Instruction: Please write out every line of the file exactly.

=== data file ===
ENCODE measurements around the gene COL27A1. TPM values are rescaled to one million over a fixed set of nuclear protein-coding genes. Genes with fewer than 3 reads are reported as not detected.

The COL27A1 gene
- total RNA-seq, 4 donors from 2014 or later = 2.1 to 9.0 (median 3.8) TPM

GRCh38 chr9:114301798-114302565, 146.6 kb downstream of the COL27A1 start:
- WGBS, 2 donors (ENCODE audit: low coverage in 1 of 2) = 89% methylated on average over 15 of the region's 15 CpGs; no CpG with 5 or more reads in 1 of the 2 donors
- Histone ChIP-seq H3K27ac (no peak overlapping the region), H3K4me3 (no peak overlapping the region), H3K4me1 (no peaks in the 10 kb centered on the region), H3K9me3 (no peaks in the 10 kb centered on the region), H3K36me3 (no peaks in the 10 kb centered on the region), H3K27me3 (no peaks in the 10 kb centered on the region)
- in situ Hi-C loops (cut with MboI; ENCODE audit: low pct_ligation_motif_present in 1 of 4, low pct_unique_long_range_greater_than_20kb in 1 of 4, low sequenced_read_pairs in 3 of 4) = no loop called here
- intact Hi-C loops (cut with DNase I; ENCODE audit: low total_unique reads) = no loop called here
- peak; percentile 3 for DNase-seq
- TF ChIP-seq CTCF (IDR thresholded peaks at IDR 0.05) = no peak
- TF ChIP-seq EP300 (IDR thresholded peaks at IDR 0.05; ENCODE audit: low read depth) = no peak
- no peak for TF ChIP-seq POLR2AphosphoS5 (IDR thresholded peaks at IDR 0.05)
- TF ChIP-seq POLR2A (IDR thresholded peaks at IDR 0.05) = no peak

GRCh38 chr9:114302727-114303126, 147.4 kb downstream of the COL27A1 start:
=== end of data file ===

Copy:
ENCODE measurements around the gene COL27A1. TPM values are rescaled to one million over a fixed set of nuclear protein-coding genes. Genes with fewer than 3 reads are reported as not detected.

The COL27A1 gene
- total RNA-seq, 4 donors from 2014 or later = 2.1 to 9.0 (median 3.8) TPM

GRCh38 chr9:114301798-114302565, 146.6 kb downstream of the COL27A1 start:
- WGBS, 2 donors (ENCODE audit: low coverage in 1 of 2) = 89% methylated on average over 15 of the region's 15 CpGs; no CpG with 5 or more reads in 1 of the 2 donors
- Histone ChIP-seq H3K27ac (no peak overlapping the region), H3K4me3 (no peak overlapping the region), H3K4me1 (no peaks in the 10 kb centered on the region), H3K9me3 (no peaks in the 10 kb centered on the region), H3K36me3 (no peaks in the 10 kb centered on the region), H3K27me3 (no peaks in the 10 kb centered on the region)
- in situ Hi-C loops (cut with MboI; ENCODE audit: low pct_ligation_motif_present in 1 of 4, low pct_unique_long_range_greater_than_20kb in 1 of 4, low sequenced_read_pairs in 3 of 4) = no loop called here
- intact Hi-C loops (cut with DNase I; ENCODE audit: low total_unique reads) = no loop called here
- peak; percentile 3 for DNase-seq
- TF ChIP-seq CTCF (IDR thresholded peaks at IDR 0.05) = no peak
- TF ChIP-seq EP300 (IDR thresholded peaks at IDR 0.05; ENCODE audit: low read depth) = no peak
- no peak for TF ChIP-seq POLR2AphosphoS5 (IDR thresholded peaks at IDR 0.05)
- TF ChIP-seq POLR2A (IDR thresholded peaks at IDR 0.05) = no peak

GRCh38 chr9:114302727-114303126, 147.4 kb downstream of the COL27A1 start: